Variations in the reproductive success rates of men depends on several factors, including competitions for mates – especially in case of polygyny. Parameters are set to investigate the degree to which all these factors influence the number of matching Y profiles to be found. Using a statistical method called the symmetric Dirichlet distribution, the researchers assigned probabilities to each male in the new generation for whom a father is chosen independently and at random from the previous generations.
“What I think of as the most fundamental discovery is the idea that pretty much independent of the population, the number of matching men will be the same,” says Brenner, who was not involved in this study. Surprisingly, with this new simulation, the effect of database information was also negligible – a promising result when most models being used rely on poorly assembled databases.
Their simulations took into consideration population sizes of 100,000 and found that moving to a 1,000,000 population size made no difference to the match numbers. As all the matching Y profiles are from relatives only as far removed as 10 or 20 father-son steps, the match number is likely to be the same independent of the population size. They also discovered that the number of sons a man has affects this number minimally, except in cases of rapid population growth or polygyny.
Another surprising aspect of Andersen’s and Balding’s work is they keep away from calculating match probabilities, unlike traditional mathematics used to assess DNA evidence. “What’s a little bit strange about their approach is that they don’t talk about probabilities and likelihood ratios,” says Brenner. In the paper, they talk about numbers as opposed to percentages or ratios. “They sort of leave it to the jury to have an intuition for what that means in terms of the chance of a random person, an innocent person matching by chance.”
The way things work right now, lawyers usually say something like this: There’s a one in a million chance of finding someone else to match with the suspect. With this simulation, the court could grasp the math more easily. One could simply say: There are 50 men out there who share a Y profile with this man in the dock. In this instance, it would be prudent to emphasise that the men who share this DNA are close and distant relatives who may even share physical characteristics. Given all of this, does the court have adequate evidence to pen the suspect in?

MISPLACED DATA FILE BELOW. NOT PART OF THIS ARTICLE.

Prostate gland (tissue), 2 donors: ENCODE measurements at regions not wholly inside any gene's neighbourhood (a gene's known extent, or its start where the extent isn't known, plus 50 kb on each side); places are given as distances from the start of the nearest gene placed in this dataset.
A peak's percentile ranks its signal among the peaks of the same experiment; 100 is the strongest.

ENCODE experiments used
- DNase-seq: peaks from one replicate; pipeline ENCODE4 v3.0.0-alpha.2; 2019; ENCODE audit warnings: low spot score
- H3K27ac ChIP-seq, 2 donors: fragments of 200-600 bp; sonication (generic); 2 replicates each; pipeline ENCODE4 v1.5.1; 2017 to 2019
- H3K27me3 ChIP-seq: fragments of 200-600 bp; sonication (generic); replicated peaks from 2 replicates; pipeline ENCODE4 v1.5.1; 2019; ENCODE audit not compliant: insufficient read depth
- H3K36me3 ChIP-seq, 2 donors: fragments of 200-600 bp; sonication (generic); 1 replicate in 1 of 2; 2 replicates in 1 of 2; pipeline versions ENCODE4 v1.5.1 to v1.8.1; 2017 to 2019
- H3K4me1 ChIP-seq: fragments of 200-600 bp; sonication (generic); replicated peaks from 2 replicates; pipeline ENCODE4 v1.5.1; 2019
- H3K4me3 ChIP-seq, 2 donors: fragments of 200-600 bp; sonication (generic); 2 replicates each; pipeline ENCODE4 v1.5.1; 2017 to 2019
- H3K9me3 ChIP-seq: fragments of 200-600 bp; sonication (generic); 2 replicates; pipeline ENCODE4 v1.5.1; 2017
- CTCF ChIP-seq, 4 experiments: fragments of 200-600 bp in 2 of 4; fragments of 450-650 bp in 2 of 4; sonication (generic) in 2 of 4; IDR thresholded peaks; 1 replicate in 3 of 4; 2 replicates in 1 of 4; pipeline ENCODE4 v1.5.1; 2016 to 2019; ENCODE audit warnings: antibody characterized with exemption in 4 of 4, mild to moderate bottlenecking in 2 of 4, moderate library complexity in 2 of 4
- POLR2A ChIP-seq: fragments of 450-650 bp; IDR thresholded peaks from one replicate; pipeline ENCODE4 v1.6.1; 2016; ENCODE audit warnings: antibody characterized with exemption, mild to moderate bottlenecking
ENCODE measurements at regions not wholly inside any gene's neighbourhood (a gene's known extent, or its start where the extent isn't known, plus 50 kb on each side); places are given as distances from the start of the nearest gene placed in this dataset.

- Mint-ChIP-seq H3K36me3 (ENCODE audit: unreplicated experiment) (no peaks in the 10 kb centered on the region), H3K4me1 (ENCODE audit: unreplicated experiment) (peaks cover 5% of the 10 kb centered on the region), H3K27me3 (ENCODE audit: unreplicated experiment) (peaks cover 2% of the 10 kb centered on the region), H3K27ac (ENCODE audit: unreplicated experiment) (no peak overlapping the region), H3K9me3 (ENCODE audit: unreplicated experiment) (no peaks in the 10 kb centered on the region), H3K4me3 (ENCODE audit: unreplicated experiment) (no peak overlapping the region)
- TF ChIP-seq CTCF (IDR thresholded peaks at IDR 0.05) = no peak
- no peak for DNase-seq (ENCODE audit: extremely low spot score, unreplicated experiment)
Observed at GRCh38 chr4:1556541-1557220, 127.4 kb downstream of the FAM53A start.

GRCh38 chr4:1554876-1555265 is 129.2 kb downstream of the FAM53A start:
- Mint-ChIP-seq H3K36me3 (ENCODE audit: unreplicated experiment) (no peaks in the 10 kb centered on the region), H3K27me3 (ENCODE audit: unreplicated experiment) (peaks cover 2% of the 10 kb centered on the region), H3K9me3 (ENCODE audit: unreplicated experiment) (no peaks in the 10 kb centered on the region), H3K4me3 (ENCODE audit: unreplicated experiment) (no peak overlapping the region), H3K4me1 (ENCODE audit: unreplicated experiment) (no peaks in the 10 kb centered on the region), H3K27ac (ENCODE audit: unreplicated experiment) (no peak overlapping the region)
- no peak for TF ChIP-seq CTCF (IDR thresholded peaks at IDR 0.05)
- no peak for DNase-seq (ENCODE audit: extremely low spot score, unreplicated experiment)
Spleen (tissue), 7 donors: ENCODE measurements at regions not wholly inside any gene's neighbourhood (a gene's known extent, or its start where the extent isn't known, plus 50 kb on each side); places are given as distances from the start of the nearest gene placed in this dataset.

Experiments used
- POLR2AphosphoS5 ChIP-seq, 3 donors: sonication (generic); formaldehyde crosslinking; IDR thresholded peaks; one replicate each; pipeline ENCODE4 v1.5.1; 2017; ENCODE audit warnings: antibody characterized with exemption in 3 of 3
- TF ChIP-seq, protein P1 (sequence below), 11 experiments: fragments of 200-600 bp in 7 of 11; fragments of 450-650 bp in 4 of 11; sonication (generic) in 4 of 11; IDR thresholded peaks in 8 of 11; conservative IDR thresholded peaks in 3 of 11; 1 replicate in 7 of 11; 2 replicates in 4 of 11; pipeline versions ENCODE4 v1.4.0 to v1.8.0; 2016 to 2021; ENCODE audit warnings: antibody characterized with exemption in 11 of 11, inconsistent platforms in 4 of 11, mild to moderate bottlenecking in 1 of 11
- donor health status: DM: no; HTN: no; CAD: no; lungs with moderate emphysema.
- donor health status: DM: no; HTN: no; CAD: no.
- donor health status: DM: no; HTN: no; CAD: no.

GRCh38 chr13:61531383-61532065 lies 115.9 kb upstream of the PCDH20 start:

Evidently, both ideas – probabilities and numbers – paint entirely different pictures. Andersen’s and Balding’s method can help the court take a more wholesome look at the numbers by keeping problems with databases and the misleading presentation of probabilities out of the equation.
Despite his reservations about this deviation from convention, Brenner acknowledges that Andersen and Balding are trying to “bridge the gap” between the math and its communication to a judge or jury. “There’s plenty of evidence that you can’t communicate numbers to a jury – not probabilities,” according to Brenner. He admits the presentation of evidence in court is often twisted out of context. “The understanding of Y chromosome evidence is shamefully bad. The prosecution does a horrible and confused job of trying to explain it,” said Brenner, an expert in court cases.
While language can be ambiguous, math and DNA evidence are straightforward. “You want the evidence to be fairly evaluated in court and I think up until now, the evidence hasn’t been fairly evaluated,” Balding said. He believes Y profile evidence has been overstated in the past, but in the future a more faithful standard may be applied.